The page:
A few little things I've learned
about taking photos

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If you've been looking through my web site, you've probably already figured out that I'm pretty good at taking photographs.  I'd like to share a few bits of information that I think you'll find useful.

I'm not going to bore you with the basics of taking a good photo.  There are plenty of good books and web sites that have already tackled all that.  What I'd like to do is touch on a few advanced digital photography issues that you don't hear much about.

Let's start with compression.  Most digital cameras take photos that are saved in the .jpg file format.  (It's pronounced JAY-peg.)  If you want to crop, resize, edit, or retouch your photos...  you'll need to save the new version...  and once again you'll save it in .jpg format.  This is where a lot of people run in to trouble.

You see, when saving a picture in .jpg file format, there's a setting that controls the amount of compression to be used.  The amount of compression controls the trade-off between image quality and file size.  If you use very little compression, you get excellent picture quality, but the size of the file on your hard disk will be large.  Not only do large file sizes clog up your hard drive, but they take longer to send via email, too.  If you use a lot of compression, the file size on your hard disk will be quite small, but there will be a noticeable loss of picture quality.

Let me show you some examples.  Here is a picture that I have saved several different times with various amounts of compression.  I think you'll see the difference right away.

compression 10
Here is the way the picture should look.
The picture quality is excellent.
I saved it with 10% compression.
The file size is 71kb


Compression 80
Here is the same picture with 80% compression.
The file size is now only 7kb
but the picture quality is awful.
The technical term for what you see here is that the picture is pixelated.
Another good way to describe it is that it's been over-compressed.


Compression 60
At 60% compression the file size is 11kb
but the picture quality is still not very good.


Compression 40
At 40% compression the picture quality is better
but personally I don't think it's still quite good enough.
The file size is 19kb


Compression 20
At 20% compression we have very good picture quality.
and the file size is still not too large at 46kb

I think that pretty well demonstrates the trade-off between file size and image quality when selecting the amount of compression to use in saving a picture as a .jpg file.  Use too much compression and you lose a lot of picture quality...  use too little compression and your file sizes get a lot bigger.

You might be thinking that it would make sense to save all your photos at 10% compression so you get the best picture quality...  but when you're dealing with larger pictures than the ones above, it starts to become a bigger issue.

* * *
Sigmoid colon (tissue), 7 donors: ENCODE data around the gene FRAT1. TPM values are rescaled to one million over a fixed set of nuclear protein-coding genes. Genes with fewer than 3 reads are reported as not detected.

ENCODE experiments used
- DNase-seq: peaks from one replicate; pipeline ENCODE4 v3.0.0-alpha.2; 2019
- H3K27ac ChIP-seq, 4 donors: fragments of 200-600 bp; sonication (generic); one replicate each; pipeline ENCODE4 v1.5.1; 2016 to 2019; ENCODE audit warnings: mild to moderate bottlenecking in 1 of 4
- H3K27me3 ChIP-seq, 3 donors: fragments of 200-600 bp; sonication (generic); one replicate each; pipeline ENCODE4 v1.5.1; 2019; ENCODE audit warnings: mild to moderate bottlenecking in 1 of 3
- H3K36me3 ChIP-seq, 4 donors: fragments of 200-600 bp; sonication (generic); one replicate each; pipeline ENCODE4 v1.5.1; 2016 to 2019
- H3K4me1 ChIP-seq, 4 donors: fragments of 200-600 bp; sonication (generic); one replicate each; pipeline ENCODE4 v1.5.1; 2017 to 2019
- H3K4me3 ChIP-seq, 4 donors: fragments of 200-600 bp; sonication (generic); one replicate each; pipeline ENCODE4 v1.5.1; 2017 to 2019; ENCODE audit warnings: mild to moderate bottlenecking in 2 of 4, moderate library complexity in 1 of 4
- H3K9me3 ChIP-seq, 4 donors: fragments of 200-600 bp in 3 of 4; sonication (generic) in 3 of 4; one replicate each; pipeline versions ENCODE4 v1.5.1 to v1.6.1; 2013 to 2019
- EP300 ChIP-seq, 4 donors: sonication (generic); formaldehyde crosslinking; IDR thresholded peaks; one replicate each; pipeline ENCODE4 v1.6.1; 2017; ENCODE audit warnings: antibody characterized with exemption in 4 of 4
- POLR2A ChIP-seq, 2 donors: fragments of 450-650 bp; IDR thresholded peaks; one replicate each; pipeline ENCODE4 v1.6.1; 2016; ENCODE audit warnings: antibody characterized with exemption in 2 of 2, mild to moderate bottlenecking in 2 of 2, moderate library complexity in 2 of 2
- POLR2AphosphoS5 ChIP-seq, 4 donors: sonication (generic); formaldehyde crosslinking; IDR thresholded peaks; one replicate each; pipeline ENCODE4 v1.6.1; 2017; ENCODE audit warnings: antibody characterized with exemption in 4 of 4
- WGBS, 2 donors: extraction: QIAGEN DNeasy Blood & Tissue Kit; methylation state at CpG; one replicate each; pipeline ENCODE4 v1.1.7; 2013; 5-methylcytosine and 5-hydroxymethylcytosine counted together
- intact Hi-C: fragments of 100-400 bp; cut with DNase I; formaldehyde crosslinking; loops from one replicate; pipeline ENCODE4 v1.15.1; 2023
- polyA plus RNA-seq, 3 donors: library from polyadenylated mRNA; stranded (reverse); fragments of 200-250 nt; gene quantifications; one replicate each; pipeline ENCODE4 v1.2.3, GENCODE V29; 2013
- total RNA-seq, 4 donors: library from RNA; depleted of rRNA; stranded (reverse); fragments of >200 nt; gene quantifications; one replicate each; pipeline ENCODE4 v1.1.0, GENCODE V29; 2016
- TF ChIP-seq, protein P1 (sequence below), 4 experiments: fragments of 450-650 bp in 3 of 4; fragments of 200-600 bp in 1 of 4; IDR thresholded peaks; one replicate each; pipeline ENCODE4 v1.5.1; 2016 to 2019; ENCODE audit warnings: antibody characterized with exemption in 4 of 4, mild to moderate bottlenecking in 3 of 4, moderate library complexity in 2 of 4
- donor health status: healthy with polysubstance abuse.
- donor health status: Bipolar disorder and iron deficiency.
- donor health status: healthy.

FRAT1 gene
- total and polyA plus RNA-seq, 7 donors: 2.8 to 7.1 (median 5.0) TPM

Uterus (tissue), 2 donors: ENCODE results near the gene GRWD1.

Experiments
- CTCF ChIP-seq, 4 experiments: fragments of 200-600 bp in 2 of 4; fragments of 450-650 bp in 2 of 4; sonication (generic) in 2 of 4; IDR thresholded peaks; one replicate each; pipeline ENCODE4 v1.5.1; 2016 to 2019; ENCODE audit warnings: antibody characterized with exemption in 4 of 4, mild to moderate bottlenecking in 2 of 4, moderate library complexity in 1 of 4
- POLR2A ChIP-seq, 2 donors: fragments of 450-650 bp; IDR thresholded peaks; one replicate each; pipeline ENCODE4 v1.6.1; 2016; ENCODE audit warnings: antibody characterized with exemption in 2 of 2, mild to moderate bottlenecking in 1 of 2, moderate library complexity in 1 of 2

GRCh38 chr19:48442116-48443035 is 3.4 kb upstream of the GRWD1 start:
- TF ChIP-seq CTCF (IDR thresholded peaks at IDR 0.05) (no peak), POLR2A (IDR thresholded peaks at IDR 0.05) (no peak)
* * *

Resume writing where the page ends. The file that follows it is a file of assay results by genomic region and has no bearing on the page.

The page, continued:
Compression 10
10% compression - file size is 137 kb


Compression 20
20% compression - file size is now only 80kb
Can you really see any difference in picture quality between the two images?

Now imagine that you wanted to take six large photos like the ones above, and send them to a friend who will be receiving them on his cell phone.   If you save 57kb on each one by using 20% compression instead of 10%, that's 342kb saved on the six photos...  with pretty much no noticeable loss of picture quality.  On a cell phone connection, 342kb saved is a big deal.

The most common file format for digital photos is the .jpg format.  It's important to understand that the .jpg format uses compression each and every time you save your photos.  So, let's say you shoot a nice picture with your digital camera and you download the photo to your computer...  and then you decide to crop the photo.  After you crop the photo, you save the new version to your hard drive.  A few days later, you bring up that picture again and decide to adjust the colors or the brightness a little...  and then you save the photo to your hard drive again.  The photo has now been compressed three times:  once when your digital camera saved it as the original .jpg file...  once again when you saved it after cropping...  and one more time when you saved it after tweaking the colors.  The more times you compress a picture, the more quality you lose... and depending on how much compression is used each time and how many times you save it, you may very well start to see all that compression in your photos as pixelation.

There are uncompressed photo file formats, and these are useful if you are trying to maintain the highest picture quality in your photos.  For example, the best digital SLR cameras are able to save their pictures in what as known as a RAW format, rather than in the .jpg format.  RAW photos are not compressed.  Another very common uncompressed file format is the .tif format.  It's very useful if you need to save and re-save a photo over and over again without losing quality.

(A side note:  satellite and cable TV providers use compression to be able to squeeze more TV channels in to a limited amount of bandwidth.  When you see a pixelated picture on your TV screen, it's usually because the satellite or cable company has used too much compression in order to offer a larger number of channels.)

l hope this short lesson about compression has been useful to you!

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